Lucy Worsley, in her book If Walls Could Talk: An Intimate History of the Home, says this machine “worked by the turning of a handle” probably sitting on a block of ice. The Victorians would later introduce an ice cream churn where “a drumful of cream was placed in an outer chamber packed with salt and ice. You turned a handle to agitate the cream, while the intense cold surrounding it gradually caused crystals to form.”

The first reports of ice cream (probably literally frozen cream) in England are from 1671 or so, but the treat gained popularity quickly – especially among the wealthy who were likely to have an ice house for freezing. (Ice was expensive and scarce in cities.) The first recipes for the treat appear in the early 1700s, while addition of eggs for custard ice cream arrived from France in the mid-1700s. There’s nothing in Elizabeth Cleland’s 1755 cookbook, A New And Easy Method Of Cookery, on iced cream, although she covers the wide range of ways to sweeten cream and enhance the flavor adding everything from citrus rind and spices to sugar and wine. 

While we don’t know if Adam Smith had a favorite flavor, we do know that ice cream was a popular treat in his circle. James Boswell writes that in 1775 he had “an excellent supper” at David Hume’s home in Edinburgh with “three sorts of ice creams,” an incredible luxury for the time.  (Smith wasn’t at this particular dinner, but we can assume he was at others equally decadent.)

Today, we know the difference between ice cream and frozen cream is that a churning motion causes the cream to freeze forming individual crystals which transform it into something quite different than a frozen lump of custard.  In the 18th century it would have been a time-consuming activity for a servant, but today, with small batch ice cream machines, it’s an easy task.  With this easy spiced ice cream recipe, you can make yourself a treat worthy of David Hume or Adam Smith’s dinner table.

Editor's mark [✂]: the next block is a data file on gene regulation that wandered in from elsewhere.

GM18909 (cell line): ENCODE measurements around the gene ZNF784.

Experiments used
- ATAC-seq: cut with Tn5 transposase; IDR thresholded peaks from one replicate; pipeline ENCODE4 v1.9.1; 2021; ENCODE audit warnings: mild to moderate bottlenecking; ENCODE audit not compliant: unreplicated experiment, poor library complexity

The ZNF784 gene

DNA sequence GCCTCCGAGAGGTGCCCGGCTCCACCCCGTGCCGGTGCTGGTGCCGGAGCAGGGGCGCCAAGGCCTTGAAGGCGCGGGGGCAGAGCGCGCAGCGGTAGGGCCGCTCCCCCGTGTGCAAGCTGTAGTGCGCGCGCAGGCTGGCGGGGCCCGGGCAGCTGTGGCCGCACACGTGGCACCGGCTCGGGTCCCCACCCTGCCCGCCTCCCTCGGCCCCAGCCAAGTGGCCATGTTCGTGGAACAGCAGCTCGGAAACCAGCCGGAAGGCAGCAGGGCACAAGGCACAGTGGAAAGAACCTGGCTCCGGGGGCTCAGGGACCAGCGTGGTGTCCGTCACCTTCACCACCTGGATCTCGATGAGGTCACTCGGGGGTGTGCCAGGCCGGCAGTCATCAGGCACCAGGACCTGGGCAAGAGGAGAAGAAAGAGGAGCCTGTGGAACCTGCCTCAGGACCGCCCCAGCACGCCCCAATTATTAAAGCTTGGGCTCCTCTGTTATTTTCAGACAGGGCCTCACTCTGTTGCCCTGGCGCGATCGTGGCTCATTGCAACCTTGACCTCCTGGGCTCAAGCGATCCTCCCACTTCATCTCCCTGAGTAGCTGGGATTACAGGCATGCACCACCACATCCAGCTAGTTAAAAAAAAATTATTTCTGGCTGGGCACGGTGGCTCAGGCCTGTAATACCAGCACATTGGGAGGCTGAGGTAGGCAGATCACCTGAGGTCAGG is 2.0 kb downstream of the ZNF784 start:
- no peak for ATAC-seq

Spiced Ice Cream

·         1 tbsp fresh orange zest
·         1 tbsp cardamom pods, lightly crushed
·         1 tsp vanilla extract 
·         1 cinnamon sticks
·         1 tsp cloves
·         ½ tsp whole cloves
·         2 star anise pods
·         1 cup milk
·         ¾ cup sugar
·         2 cups cream
·         1/8 tsp salt
·         Grated nutmeg for topping
1.       A day ahead: If you’re using an ice cream maker with a frozen bowl, put the bowl in the freezer 24 hours ahead of time.
2.       12 hours ahead:  Add your spices to the bottom of your saucepan over medium heat for 3-4 minutes.  Stir as they heat but don’t let burn. (This toasts the spices and releases the oils.)
3.       Add your milk, sugar, cream and salt to the spices.  Over medium-low heat, bring just to a simmer.  Reduce the heat and cook for 30 minutes.
4.       Remove from the heat and let cool, then refrigerate the mixture overnight.
5.       Remove the ice cream machine bowl from the freezer.  Strain the refrigerated mixture directly into the ice cream bowl.  Discard the spices. Churn according to your machine’s directions. (For modern small machines, it will take about 20 minutes.
6.       Put the churned ice cream into a plastic container and freeze until solid, about 3-4 hours.  Remove from the freezer 10 minutes before serving.  Scoop and sprinkle with grated nutmeg on top.